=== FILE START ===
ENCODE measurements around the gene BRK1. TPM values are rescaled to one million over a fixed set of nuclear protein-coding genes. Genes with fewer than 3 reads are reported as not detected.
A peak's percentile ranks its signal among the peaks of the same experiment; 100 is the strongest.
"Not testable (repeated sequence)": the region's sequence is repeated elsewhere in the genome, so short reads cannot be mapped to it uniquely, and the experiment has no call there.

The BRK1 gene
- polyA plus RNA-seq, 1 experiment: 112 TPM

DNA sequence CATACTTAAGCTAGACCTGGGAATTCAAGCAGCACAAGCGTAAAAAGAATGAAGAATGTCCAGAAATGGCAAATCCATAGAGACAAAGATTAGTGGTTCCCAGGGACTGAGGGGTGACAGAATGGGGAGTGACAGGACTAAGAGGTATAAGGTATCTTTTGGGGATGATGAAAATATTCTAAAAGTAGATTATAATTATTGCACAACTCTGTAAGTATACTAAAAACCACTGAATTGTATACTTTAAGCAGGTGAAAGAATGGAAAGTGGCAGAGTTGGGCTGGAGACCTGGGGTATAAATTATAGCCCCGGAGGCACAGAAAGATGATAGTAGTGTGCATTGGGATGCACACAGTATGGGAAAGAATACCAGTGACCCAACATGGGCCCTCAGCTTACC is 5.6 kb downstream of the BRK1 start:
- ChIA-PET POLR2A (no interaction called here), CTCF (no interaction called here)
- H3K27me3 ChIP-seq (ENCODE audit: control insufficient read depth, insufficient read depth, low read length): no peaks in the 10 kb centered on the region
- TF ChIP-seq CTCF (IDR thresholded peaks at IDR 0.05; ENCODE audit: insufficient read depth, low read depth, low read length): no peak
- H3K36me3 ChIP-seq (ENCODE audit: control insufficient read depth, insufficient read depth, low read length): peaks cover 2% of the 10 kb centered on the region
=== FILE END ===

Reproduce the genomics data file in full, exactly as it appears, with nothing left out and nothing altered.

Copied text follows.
ENCODE measurements around the gene BRK1. TPM values are rescaled to one million over a fixed set of nuclear protein-coding genes. Genes with fewer than 3 reads are reported as not detected.
A peak's percentile ranks its signal among the peaks of the same experiment; 100 is the strongest.
"Not testable (repeated sequence)": the region's sequence is repeated elsewhere in the genome, so short reads cannot be mapped to it uniquely, and the experiment has no call there.

The BRK1 gene
- polyA plus RNA-seq, 1 experiment: 112 TPM

DNA sequence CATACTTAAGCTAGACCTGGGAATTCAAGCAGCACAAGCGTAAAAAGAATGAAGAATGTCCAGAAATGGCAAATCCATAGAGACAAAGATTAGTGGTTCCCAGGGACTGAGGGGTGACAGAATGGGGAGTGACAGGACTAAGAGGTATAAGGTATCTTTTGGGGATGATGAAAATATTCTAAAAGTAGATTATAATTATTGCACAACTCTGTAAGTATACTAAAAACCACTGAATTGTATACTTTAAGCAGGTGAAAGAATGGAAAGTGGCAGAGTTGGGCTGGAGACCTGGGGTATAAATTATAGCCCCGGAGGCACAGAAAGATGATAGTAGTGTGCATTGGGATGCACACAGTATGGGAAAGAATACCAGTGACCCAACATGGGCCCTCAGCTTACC is 5.6 kb downstream of the BRK1 start:
- ChIA-PET POLR2A (no interaction called here), CTCF (no interaction called here)
- H3K27me3 ChIP-seq (ENCODE audit: control insufficient read depth, insufficient read depth, low read length): no peaks in the 10 kb centered on the region
- TF ChIP-seq CTCF (IDR thresholded peaks at IDR 0.05; ENCODE audit: insufficient read depth, low read depth, low read length): no peak
- H3K36me3 ChIP-seq (ENCODE audit: control insufficient read depth, insufficient read depth, low read length): peaks cover 2% of the 10 kb centered on the region